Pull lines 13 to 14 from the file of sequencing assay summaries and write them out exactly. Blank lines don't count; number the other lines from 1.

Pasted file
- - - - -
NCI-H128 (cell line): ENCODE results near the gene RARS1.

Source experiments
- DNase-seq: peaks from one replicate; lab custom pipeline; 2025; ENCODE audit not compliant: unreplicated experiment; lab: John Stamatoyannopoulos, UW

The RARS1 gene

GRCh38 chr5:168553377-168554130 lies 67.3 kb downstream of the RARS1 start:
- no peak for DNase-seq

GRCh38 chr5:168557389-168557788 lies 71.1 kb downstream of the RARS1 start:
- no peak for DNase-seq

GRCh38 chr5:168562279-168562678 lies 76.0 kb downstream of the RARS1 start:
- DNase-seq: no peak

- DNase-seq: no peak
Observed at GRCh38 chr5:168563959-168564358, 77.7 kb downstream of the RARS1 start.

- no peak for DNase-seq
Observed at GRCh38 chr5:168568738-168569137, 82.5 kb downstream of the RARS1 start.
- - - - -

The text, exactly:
- no peak for DNase-seq
Observed at GRCh38 chr5:168568738-168569137, 82.5 kb downstream of the RARS1 start.